The container carrier industry has seen unfavourable winds and choppy seas since the start of the financial crisis, with revenues of the top 15 publically traded players dropping 16% from over $200 billion back in 2007. With heavy investment in capacity and falling demand, and with shippers cutting into bunker price reductions, the future remains mixed for the industry. For those looking for improved profitability, exploiting data to understand and streamline operations and continued focus on core-capacity are key.
In a recently released report from AlixPartners, titled ‘Finding Focus: The 2015 Container Shipping Outlook’, the management consultancy explores the fundamentals currently blowing through the industry, as well as trends mapped out that parties may be able to exploit for long term navigational significance. The report looked in particular at the financial developments of the 15 largest publicly traded carriers.
The consultancy finds that the financial position of the industry players surveyed has improved since last year. Carrier revenue in 2014 decreased only 3% on 2013, compared to the drop of 5% between 2013 and 2012. The revenue for the top players in the industry as a whole, still remains 16% below its pre-recession high of more than $200 billion.
While revenues are declining, the response from container companies to shore up their business position has seen Earnings Before Interest, Taxes, Depreciation (EBITD) increase 7% on 2013. This increase comes on the back of cost cutting measures, whereby the industry managed to streamline operational expenses by $7.6 billion – a 4% drop – from 2013.
The report finds however that, with the EBITD margin only decreasing 4%, the cost-reductions realised are less likely to be operational improvements and more likely to be due to asset dispositions (and the associated decreases in depreciation). In other words, the picture remains less rosy than the numbers might reflect.
Underlying performance remains unsustainable
While there have been some improvements to key indicators, the capital expenditures (capex) rate has seen a decrease in recent years, with investment into large projects decreasing to $18 billion in 2014 from $21 billion in 2013 and $25 billion in 2012. Improvements in capital management alongside the improvements to operating expenses have seen the cash from operations increase significantly since 2012, from $9 billion to $16 billion in 2014, or a 9.5% percentage of revenue.
These moves have seen the industry become slightly more resilient, yet still well within the distress zone, illustrated by the authors through an analysis of the so-called Altman Z-score for bankruptcy risk. The various key business indicator ratios averaged across the players tallied to 1.23 in 2014, up 0.11 points from a score of 1.12, but still a distance out of the distress zone (above 1.81) and far away from the safety score of 2.99. As a whole the studied players have not having seen safety since before 2007.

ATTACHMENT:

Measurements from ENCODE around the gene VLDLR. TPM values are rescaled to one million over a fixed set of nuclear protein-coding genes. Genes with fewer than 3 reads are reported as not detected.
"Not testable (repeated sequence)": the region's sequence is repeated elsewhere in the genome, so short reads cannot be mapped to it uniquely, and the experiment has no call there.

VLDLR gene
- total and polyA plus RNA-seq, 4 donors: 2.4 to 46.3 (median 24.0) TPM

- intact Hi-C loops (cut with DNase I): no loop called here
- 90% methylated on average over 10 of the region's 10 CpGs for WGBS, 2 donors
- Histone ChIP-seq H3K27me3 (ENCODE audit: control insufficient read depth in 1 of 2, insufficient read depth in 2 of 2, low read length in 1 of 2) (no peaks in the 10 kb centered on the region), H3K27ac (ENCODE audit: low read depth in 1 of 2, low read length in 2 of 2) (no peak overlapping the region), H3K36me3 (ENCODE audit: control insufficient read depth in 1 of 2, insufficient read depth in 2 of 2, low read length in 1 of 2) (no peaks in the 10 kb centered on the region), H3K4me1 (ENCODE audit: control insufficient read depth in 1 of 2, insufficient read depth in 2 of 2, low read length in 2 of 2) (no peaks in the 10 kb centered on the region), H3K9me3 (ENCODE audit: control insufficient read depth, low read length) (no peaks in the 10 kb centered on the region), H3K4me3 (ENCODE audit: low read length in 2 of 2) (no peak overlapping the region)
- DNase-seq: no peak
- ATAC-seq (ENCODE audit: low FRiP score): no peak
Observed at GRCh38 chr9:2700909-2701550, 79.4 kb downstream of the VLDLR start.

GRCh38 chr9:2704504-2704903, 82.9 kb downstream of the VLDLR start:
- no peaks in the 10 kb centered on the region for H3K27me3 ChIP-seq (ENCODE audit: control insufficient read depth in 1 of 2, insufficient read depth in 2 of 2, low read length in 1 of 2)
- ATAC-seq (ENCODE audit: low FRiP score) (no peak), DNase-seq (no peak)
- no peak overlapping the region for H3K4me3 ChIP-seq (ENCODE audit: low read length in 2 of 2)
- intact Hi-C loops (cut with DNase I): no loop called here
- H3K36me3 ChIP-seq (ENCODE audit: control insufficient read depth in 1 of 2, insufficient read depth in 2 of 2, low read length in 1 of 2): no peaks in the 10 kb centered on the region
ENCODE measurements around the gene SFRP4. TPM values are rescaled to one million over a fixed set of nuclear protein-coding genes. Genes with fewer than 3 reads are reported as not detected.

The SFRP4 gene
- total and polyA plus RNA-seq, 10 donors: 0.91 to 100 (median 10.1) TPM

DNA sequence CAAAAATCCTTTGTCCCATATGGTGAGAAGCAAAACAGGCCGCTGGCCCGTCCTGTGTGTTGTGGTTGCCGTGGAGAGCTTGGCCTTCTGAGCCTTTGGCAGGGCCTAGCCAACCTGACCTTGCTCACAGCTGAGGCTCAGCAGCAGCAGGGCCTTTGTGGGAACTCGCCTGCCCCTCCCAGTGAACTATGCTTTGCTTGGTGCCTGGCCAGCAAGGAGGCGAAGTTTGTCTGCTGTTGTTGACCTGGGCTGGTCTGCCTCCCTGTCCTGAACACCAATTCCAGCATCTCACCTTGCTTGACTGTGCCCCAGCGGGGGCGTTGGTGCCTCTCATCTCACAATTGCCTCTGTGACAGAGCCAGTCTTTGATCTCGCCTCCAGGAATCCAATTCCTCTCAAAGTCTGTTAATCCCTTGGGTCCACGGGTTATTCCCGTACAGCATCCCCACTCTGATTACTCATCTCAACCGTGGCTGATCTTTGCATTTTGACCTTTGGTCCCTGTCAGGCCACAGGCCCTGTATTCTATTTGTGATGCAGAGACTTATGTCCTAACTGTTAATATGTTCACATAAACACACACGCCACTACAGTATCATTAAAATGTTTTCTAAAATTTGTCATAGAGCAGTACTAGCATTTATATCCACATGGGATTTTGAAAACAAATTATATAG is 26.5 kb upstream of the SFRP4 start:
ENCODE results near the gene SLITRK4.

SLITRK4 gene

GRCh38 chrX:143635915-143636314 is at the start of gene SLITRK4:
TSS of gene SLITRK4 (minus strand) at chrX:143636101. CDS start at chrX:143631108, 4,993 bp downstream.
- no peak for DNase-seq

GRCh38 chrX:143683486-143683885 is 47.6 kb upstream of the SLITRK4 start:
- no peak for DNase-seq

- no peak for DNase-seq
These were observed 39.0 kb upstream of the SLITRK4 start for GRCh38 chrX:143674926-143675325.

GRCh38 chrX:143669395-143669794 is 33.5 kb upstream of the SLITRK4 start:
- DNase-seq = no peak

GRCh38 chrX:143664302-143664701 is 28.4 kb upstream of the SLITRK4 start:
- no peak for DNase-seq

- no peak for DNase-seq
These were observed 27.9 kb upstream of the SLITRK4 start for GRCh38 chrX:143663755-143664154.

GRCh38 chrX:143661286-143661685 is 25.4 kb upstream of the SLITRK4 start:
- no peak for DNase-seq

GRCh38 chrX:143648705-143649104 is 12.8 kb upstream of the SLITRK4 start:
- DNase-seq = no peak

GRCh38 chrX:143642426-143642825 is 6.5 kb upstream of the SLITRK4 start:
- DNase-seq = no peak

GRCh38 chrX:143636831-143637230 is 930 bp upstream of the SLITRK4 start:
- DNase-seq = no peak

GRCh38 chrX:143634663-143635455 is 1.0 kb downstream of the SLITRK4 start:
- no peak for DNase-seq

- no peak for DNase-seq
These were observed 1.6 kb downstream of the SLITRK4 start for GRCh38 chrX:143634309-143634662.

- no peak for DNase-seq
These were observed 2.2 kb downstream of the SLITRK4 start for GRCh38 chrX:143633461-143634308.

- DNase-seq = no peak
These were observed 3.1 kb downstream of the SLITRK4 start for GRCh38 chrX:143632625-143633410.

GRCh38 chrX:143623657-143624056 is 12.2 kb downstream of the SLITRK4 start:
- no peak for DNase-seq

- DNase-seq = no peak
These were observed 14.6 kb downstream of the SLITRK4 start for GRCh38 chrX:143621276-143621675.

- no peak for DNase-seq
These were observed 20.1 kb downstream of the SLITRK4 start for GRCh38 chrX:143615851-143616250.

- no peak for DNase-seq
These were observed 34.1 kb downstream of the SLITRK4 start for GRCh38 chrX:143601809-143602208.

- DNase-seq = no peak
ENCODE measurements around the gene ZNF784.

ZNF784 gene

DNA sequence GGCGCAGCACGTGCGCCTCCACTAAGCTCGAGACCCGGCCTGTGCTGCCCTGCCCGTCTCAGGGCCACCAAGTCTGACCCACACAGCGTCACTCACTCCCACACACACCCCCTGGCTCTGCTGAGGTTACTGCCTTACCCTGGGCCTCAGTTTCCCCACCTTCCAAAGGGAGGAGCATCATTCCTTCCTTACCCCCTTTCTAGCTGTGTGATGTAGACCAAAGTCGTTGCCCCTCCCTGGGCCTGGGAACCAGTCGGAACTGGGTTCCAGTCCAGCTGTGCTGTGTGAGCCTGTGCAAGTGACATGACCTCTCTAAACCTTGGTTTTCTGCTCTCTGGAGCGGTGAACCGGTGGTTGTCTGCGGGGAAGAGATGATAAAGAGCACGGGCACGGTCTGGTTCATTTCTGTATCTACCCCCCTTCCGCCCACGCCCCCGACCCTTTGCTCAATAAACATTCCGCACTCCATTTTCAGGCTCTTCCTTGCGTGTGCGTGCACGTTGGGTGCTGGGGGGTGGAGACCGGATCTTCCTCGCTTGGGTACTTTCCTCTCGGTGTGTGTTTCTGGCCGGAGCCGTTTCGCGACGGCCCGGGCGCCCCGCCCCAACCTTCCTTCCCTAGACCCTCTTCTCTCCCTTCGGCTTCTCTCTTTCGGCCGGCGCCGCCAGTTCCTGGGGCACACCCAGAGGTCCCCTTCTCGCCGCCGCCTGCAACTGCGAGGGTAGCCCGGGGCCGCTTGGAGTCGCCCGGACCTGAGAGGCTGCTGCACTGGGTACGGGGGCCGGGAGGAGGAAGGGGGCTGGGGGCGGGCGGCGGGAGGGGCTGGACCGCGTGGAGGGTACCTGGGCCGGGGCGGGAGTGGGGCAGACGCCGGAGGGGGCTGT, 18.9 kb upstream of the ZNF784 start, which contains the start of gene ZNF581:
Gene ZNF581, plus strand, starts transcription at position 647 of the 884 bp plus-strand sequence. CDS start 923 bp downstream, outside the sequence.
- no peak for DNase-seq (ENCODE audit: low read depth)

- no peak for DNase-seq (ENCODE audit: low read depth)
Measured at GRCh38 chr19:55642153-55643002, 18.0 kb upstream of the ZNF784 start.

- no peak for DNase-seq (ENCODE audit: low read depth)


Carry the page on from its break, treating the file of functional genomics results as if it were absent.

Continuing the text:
One boon for the industry in recent times has been the massive decrease in bunker price, representing 22% of the total shipping container unit costs in 2013. AlixPartners highlights though that the reduction does not necessarily translate into a significant long term operating cost benefit. One reason is that shippers will likely use the reduction to pressure container operators to further reduce already rock-bottom freight rates, siphoning off the benefits of reduced fuel prices. A second reason is that bunker costs have historically been contained through slow steaming. With the reduction of the cost of energy, companies can ramp up the speed to increase throughput and revenue – yet in doing so, further increase overcapacity and the potential benefits of the decreased energy costs.
According to the authors, while the industry’s long term outlook remains choppy, there are still considerable internal opportunities that can be leveraged, with better focus on core capabilities such as shipping capacity and serving customer demand, likely to improve overall profitability of carriers. One trend is the move toward core-business capital investment – into increasingly bigger ships – and divestment away from what is seen as non-core assets, related particularly to port ownerships.
The recent history of historic high oil prices has too seen carriers begin a programme of investing in the economies of scale – with bigger and bigger ships in both the Asia–North America and Asia–North Europe trade lane, with increases of 19% to 6,566 TEUs and 32% to 10,559 TEUs, respectively since 2010. The number of mega-vessels (more than 13,300-TEU capacity) is forecasted to double by the end of 2017, and is set to account for more than 10% of global TEU capacity.
This trend toward bigger ships and away from non-core business assets, has seen the total debt profile of carriers decrease, while their total capacity continue to increase, with debt down from $107 billion in 2013 to $92 billion in 2014 while capacity is up from 16.9 million TEU to 18.9 million TEU in the respective years.
Besides a trend toward bigger ships, the consultancy too finds that there may be considerable improvements in the understanding of customers as well as the streamlining of delivery. With continued demand instabilities and over-capacity, AlixPartners notes that carriers may need to consider focusing on route profitability, selective customer targeting, and smarter allocation of in-demand resources. While the information is already contained in the data many companies have available, they are to date insufficiently leveraged for more profitable business decisions. “Carriers struggling to find the true profitability of their customers, lanes, and services portfolio should consider increasing their investments—in terms of resources, time, and cash—in this critical piece of business intelligence that will enable them to find a focus that’s been lacking for decades”, conclude the authors.